CSV to FBK Converter for Civil 3D
This is a utility written in Perl that converts a standard CSV file in PNEZD format
into a FBK file that can be imported into Civil 3D. The descriptions in the
CSV file consist of short, easy-to-type commands that auto-generate linework when
the FBK file is dumped into Civil 3D. It is ideal for people with older data
collectors that do not have a full alphanumeric keypad, as well as anyone who is
trying to transition from Land Desktop to Civil 3D without getting bogged down in
the details of the Equipment Database and the Survey Database. Unfortunately,
it may not be particularly easy to customize unless you have some programming experience.
But it may be used freely, without restriction. The code is not precompiled or hidden
in any way; it may be freely edited and customized as desired.
The entire FBK implementation leaves much to be desired. Autodesk's implementation
of the Survey Database is ignorant of GPS, which greatly reduces the usability of
the entire feature. The FBK format contains no provision for using a single
field shot in multiple figures. And the FBK implementation creates Survey Figures
during the import process, rather than working on data that is already in C3D.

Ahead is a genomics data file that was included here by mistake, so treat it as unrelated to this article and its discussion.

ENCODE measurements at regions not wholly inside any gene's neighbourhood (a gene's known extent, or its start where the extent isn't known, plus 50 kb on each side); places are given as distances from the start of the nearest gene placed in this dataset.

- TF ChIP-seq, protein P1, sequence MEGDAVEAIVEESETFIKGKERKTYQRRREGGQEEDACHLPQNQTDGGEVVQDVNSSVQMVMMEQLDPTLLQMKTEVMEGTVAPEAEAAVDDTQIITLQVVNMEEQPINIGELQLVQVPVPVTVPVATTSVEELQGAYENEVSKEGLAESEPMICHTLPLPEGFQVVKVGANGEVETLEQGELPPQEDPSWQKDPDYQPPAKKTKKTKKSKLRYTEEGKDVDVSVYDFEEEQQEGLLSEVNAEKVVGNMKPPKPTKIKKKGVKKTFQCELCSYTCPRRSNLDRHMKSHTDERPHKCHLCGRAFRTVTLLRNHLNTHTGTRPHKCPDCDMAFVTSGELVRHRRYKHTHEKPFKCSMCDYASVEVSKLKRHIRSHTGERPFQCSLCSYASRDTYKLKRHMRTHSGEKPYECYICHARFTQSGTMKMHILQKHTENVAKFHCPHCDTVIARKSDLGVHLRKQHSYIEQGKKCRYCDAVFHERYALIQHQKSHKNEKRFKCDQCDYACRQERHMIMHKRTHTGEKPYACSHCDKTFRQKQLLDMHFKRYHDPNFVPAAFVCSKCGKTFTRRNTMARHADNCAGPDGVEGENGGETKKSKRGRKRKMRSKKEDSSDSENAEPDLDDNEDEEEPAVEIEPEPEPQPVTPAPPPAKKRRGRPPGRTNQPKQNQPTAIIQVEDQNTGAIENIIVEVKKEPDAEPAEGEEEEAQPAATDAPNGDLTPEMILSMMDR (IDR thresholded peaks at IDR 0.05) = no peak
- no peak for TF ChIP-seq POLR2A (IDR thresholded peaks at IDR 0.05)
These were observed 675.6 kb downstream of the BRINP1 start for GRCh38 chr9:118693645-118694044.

That means editing the data can be problematic, and many edits can only be performed
by editing the FBK file and reimporting it, which can be a tedious, error-prone,
and time-consuming task.
The net result is that the FBK functionality is a very unwelcome choice for professional
surveyors, with limited capabilities. But although it leaves much to be desired,
it is far better than "connecting the dots", and drawing all linework
manually in the office. So while a more-productive choice is probably to purchase
a third-party solution, such as the tools available from CadApps, Steltman, Dotsoft,
Carlson, or others, the FBK solution can still provide significant productivity
gains over manual methods.
The primary reason behind developing this utility was that we have some older data
collectors that have only a numeric keypad. Text is entered into these data
collectors using a phone-style text entry, which is rather laborious. We were